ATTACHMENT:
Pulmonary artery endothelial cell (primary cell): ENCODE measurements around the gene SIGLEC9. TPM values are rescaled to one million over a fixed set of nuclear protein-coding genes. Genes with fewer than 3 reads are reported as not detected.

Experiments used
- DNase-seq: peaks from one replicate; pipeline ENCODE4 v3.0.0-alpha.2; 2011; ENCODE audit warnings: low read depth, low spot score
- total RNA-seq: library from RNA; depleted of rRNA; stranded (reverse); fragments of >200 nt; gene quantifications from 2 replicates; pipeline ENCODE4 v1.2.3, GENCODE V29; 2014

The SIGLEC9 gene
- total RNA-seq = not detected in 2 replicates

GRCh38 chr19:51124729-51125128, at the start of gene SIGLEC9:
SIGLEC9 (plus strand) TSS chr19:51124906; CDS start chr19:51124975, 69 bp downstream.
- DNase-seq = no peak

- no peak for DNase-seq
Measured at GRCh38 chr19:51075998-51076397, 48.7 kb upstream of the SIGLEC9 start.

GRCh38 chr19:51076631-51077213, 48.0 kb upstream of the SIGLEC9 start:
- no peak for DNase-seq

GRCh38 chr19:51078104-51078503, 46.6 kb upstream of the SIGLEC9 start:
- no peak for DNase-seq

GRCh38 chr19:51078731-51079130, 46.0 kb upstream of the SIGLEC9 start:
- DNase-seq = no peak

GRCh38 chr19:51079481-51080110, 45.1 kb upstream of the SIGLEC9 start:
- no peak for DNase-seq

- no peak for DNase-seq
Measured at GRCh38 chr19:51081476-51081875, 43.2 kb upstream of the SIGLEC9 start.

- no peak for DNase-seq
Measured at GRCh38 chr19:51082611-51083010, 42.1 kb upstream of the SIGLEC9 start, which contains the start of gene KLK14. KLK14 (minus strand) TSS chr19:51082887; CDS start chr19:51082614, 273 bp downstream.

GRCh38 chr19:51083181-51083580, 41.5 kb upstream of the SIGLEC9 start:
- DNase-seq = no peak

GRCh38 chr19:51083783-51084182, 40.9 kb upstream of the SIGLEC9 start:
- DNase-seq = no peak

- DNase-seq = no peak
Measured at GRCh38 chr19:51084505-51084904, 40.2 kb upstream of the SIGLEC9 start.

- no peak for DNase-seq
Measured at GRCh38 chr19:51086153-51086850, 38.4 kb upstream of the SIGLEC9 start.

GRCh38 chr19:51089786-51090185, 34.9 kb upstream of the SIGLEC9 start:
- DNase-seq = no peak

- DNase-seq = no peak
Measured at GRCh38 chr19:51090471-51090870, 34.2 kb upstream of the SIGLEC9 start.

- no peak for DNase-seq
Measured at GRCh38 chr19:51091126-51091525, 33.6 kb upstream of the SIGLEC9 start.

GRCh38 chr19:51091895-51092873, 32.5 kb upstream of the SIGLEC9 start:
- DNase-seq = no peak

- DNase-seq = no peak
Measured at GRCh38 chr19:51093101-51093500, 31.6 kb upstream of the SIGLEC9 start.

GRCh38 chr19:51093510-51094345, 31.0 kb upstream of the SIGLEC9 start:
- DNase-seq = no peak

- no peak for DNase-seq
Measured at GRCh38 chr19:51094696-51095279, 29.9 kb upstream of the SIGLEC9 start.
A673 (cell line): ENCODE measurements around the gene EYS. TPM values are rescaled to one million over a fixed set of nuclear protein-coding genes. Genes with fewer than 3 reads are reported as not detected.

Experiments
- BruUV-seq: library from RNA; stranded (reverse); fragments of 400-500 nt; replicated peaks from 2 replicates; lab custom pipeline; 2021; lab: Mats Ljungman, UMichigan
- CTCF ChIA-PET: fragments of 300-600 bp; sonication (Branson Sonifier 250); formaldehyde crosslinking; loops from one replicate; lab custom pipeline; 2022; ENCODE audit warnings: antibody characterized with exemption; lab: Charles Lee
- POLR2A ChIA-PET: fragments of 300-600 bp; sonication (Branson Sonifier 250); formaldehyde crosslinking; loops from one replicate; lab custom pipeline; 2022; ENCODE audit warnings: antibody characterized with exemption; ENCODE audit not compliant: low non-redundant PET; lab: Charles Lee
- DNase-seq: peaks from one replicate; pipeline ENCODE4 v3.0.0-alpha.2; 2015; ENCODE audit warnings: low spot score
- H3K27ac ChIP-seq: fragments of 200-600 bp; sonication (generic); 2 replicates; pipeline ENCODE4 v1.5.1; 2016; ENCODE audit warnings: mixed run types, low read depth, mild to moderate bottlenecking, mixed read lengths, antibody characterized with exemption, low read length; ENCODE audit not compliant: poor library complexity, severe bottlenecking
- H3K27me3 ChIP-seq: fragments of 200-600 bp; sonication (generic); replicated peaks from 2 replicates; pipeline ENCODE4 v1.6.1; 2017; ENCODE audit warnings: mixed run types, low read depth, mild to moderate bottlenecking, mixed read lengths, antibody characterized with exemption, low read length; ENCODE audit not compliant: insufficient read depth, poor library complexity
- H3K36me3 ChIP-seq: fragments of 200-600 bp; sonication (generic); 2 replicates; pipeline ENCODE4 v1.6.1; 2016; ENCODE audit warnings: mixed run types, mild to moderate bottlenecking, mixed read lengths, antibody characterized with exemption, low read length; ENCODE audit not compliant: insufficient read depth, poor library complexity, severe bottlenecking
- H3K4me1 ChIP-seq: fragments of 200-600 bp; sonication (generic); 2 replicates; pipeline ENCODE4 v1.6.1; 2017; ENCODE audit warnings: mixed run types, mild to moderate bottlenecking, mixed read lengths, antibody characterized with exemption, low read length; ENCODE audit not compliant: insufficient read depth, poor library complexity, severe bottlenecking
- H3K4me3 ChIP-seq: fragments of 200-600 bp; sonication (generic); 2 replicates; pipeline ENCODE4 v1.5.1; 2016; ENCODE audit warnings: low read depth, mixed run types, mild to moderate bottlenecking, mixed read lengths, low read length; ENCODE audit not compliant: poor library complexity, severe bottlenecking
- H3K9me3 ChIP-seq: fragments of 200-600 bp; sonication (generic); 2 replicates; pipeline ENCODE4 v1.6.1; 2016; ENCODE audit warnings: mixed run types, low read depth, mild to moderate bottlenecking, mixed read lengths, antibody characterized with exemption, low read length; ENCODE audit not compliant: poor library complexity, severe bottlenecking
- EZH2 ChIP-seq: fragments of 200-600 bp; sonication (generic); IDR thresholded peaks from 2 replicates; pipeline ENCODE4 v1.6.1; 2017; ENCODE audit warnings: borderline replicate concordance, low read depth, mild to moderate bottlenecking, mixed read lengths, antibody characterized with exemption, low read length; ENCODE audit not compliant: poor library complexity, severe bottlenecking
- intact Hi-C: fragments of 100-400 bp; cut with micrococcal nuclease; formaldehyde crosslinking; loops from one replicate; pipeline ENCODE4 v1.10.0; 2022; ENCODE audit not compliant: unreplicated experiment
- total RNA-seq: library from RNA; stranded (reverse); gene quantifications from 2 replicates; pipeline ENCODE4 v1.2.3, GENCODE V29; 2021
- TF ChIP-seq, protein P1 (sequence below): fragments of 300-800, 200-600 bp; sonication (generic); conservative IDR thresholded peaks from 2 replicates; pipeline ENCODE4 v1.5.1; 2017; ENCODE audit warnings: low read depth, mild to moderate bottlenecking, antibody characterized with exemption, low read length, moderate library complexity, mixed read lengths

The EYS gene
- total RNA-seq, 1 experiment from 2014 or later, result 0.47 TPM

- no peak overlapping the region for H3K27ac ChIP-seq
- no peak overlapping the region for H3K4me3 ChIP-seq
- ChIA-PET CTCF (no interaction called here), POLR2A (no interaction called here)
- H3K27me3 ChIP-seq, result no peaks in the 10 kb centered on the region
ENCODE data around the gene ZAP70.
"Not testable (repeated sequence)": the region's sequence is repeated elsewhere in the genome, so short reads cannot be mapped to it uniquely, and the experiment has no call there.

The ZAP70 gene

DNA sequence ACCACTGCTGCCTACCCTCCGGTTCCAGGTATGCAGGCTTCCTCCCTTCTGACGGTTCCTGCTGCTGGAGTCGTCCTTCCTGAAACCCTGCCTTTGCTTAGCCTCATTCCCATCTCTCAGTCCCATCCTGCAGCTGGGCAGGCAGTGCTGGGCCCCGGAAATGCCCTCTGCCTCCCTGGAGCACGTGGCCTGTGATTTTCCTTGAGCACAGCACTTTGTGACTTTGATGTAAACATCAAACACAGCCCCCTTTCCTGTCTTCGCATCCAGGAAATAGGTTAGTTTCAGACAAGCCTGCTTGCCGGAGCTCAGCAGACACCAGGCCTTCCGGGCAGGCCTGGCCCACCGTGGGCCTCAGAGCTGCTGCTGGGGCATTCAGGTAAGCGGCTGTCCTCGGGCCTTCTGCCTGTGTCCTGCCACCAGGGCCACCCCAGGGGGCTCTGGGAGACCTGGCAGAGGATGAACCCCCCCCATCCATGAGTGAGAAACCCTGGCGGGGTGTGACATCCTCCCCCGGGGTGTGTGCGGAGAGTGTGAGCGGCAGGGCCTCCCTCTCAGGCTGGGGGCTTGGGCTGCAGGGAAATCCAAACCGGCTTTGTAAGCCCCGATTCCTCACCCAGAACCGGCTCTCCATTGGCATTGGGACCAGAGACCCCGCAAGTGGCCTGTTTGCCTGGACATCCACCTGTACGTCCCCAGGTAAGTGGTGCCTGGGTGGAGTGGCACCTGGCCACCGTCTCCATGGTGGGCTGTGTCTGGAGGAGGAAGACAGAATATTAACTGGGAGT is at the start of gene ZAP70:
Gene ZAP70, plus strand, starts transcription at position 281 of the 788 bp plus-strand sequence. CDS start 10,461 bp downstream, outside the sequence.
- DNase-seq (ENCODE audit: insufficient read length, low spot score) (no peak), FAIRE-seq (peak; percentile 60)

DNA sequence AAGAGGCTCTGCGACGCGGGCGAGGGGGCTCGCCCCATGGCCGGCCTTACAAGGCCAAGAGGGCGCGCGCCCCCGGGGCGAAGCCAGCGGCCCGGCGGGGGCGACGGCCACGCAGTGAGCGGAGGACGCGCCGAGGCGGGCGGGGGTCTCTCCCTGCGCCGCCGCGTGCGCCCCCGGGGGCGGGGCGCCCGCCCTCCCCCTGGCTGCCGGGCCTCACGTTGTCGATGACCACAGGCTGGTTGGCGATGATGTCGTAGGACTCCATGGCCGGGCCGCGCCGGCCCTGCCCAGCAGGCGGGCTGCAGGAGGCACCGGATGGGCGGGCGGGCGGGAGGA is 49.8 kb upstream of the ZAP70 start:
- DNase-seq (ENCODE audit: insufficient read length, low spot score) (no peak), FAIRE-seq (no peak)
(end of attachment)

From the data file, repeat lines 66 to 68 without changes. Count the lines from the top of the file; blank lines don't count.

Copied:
- ChIA-PET CTCF (no interaction called here), POLR2A (no interaction called here)
- H3K27me3 ChIP-seq, result no peaks in the 10 kb centered on the region
ENCODE data around the gene ZAP70.